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    Walt Shakes

    Walter Ude (@Walt_Shakes) is an award-winning Nigerian writer, poet and veteran blogger. He is a lover of the written word. the faint whiff of nature, the flashing vista of movies, the warmth of companionship and the happy sound of laughter. He blogs at mymindsnaps.wordpress.com.

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THE PATH THE LITTLE ONES LED (Part 1) – A Children’s Day Special

“Do you want to hear a story?” the man asked the well-groomed couple seated before him.

The woman quirked a penciled brow that betrayed her interest in the narrative this stranger intended with his enigmatic opener. She exchanged a quick look with her husband before saying, “Sure, Mister…er, what did you say your name was again?”

“Othukei,” he replied. “Solomon Othukei is my name. And I hope my story can make a difference.”

***

“I’m sorry but I cannot help you, Mr. Othukei,” the woman said firmly, standing from her seat as she spoke. She was tall and thickset, and her black hair was pulled severely back from her face in a coiffure that emphasized her broad forehead and high cheekbones. Stolid dark eyes stared out from above her short, thick nose.

The man they were staring at however remained seated. His weathered face looked up at her, his eyes were imploring. “Mrs. Salman, please, I need this. I need to know –”

“That may be so,” the woman cut in, “but I still cannot help you. Margaret signed a confidentiality agreement –”

“Damn the confidentiality agreement,” Solomon Othukei interrupted in turn. “She’s dying. Don’t you get it? We need this –”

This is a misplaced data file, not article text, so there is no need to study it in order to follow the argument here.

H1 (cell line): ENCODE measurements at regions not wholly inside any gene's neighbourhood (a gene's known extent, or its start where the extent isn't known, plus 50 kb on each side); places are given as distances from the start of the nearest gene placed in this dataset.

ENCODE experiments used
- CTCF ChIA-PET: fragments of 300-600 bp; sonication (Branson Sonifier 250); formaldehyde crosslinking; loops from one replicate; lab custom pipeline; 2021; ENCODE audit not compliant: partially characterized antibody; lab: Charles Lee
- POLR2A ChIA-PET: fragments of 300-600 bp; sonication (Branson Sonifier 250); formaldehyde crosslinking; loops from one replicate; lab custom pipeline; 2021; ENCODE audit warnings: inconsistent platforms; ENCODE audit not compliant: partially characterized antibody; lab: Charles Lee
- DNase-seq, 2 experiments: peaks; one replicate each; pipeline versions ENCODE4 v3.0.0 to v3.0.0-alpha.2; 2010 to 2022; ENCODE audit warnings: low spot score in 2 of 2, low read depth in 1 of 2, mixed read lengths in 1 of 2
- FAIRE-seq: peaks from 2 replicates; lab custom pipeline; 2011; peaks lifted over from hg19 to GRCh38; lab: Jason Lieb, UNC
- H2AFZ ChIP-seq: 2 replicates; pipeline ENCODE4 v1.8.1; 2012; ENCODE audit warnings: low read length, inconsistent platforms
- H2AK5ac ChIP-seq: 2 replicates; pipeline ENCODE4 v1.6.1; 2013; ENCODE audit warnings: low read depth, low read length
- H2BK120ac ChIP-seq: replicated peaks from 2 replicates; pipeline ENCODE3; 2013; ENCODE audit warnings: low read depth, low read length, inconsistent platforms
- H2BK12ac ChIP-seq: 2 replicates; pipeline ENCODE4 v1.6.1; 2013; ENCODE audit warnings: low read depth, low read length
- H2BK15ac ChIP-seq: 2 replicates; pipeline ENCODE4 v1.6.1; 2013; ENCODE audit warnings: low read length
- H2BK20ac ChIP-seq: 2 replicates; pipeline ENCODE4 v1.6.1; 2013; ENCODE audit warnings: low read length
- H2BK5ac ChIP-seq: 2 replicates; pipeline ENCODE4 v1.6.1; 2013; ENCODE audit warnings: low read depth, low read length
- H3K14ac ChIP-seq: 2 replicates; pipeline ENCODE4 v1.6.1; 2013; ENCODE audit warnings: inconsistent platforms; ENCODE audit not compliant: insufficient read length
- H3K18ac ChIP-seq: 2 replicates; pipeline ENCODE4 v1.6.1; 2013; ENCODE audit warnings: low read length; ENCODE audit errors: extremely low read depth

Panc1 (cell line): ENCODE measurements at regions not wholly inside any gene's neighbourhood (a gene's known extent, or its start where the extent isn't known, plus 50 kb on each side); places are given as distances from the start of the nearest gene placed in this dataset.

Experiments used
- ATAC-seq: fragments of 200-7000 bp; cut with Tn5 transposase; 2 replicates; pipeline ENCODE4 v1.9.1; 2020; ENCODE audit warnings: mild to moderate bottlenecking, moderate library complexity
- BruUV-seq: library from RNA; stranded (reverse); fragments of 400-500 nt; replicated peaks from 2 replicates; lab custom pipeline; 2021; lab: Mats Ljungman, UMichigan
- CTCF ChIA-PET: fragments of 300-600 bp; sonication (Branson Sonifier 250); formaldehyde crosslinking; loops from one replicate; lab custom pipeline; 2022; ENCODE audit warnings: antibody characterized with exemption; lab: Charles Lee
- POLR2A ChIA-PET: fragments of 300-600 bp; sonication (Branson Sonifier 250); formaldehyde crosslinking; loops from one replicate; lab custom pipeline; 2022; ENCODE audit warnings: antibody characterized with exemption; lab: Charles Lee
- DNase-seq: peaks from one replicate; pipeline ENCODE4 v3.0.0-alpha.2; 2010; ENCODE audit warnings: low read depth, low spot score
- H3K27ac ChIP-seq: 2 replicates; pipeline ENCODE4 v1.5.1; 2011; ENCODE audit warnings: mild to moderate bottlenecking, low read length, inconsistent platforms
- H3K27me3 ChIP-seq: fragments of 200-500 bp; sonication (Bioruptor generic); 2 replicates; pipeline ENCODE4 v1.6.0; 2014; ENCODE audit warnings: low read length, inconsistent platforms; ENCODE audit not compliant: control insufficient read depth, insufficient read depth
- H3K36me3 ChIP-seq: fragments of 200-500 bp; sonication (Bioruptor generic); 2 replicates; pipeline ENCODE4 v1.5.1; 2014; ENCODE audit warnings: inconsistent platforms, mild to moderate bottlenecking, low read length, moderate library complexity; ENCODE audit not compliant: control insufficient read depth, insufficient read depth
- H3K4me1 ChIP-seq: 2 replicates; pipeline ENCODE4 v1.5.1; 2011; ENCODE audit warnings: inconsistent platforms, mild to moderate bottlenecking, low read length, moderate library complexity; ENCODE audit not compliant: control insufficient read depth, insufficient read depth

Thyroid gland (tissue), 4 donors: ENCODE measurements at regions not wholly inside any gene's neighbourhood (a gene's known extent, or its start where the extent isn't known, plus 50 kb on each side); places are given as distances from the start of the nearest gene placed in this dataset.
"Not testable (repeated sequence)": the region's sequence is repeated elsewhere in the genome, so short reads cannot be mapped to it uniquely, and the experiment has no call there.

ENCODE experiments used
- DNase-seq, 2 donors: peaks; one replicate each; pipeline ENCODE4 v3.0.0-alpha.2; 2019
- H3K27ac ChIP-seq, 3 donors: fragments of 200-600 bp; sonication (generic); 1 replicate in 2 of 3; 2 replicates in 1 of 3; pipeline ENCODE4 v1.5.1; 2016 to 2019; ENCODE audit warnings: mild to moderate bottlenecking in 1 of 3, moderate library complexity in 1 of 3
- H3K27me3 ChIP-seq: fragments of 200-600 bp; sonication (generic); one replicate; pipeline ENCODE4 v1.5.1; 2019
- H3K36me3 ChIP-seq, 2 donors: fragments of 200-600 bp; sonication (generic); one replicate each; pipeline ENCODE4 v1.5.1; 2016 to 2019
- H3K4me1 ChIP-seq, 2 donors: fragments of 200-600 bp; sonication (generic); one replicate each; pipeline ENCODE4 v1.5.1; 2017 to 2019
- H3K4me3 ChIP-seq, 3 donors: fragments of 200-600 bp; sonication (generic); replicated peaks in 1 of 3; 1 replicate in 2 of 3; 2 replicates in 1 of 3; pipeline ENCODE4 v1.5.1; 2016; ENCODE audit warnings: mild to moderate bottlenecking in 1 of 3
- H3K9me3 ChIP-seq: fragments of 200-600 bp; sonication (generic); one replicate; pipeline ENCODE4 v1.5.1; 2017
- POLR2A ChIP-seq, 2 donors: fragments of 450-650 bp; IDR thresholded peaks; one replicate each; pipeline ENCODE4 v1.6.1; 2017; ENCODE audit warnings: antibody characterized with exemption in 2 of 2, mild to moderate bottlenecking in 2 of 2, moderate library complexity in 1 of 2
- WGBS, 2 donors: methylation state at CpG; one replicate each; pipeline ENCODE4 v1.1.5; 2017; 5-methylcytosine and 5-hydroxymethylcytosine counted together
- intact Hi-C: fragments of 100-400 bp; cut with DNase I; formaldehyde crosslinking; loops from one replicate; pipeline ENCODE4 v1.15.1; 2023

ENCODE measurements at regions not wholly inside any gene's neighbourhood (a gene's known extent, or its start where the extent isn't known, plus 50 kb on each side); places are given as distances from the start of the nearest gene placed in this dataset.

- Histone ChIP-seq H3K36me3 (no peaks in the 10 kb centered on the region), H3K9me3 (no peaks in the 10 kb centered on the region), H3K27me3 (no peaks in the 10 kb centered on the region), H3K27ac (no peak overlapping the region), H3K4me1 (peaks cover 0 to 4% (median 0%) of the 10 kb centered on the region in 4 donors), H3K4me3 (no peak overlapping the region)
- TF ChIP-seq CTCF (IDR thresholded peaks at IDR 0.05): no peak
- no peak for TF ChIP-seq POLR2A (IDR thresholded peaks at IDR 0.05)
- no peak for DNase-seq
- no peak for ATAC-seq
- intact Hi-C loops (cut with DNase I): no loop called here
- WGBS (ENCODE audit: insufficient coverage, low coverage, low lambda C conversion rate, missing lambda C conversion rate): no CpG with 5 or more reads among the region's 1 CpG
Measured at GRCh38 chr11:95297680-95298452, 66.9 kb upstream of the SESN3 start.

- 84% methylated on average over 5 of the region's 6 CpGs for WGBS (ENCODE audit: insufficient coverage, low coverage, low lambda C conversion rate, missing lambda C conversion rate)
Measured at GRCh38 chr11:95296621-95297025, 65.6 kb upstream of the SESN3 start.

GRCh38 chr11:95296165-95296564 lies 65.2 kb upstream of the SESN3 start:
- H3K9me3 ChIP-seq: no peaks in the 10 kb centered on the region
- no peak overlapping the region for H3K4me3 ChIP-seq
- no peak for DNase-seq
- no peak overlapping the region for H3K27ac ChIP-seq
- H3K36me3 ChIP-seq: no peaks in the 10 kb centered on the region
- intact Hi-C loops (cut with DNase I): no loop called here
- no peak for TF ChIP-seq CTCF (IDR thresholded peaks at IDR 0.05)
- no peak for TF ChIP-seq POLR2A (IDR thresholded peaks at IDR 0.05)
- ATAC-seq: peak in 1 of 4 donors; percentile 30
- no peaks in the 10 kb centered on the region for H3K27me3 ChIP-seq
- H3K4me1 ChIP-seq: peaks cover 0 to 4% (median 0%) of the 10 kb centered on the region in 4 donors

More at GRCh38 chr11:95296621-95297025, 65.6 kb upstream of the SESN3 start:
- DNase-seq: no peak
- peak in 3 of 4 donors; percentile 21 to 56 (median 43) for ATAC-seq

“I get it –”

“Do you?” Neither person, it seemed, wanted the other to finish his words. Solomon had gotten to his feet, shooting up from his seat with a force that sent the chair toppling over backward. The move saw him towering over the woman and his big frame was tightly drawn with the hostility he felt. His jaw jutted angrily at her as he spat, “Do you, Mrs. Salman? Do you really?”

Funsho Salman wasn’t cowed by his sudden burst of ire. In her line of work, she had dealt with lots of clients whose temperaments ranged from muted insolence to bald-faced aggression. Each incident helped her hone her unflappability, and now, she said steadily to the man before her, “Please, calm down, Mr. Othukei. I understand your plight, but as much as I sympathize with you, as much as I would like to help you, my hands are tied. I do have the Igbokwes to think about, and in this case, my obligation to them is a priority.”

Solomon stared down at his clenched fists for a long moment, then his fists turned into hands. He drew in a long, deep breath and, with an effort, he swallowed the desire to crash one of his big hands against the woman’s cheek. Her detachment galled him and he was angry enough, bitter enough, to want to cause her bodily harm. He wasn’t a violent man; he didn’t even have a hot temper. Margaret had frequently called him a big softie. She’d often said that he couldn’t hurt a fly. But then, Mrs. Salman was hardly a fly. She was a cow. A mean, old cow who now stood in the way of him and his happiness.

“You know, it is people like you” – he looked up at Mrs. Salman, his eyes brimming with acrimony – “wicked people like you who turn their fellow men into the ways of wickedness, right along with them.”

Funsho began crisply, “Mr. Othukei, I take exception –”

“I am a good person, Mrs. Salman!” he roared, stabbing at his chest with a stubby finger. “And so is Margaret! And she’s dying – she’s dying…” His voice broke as misery crashed down on him, heightening the turbulence of the emotions he felt. “She’s dying…” It came out as a whisper. “And you can do something to help her. Yet you won’t. If she dies, it will be on you.” The finger turned to her, accusing her, judging her, sentencing her. “If she dies, it will be on you because you refused to do what you can to help her. And it will be on me too, because I didn’t do everything in my power to help her.”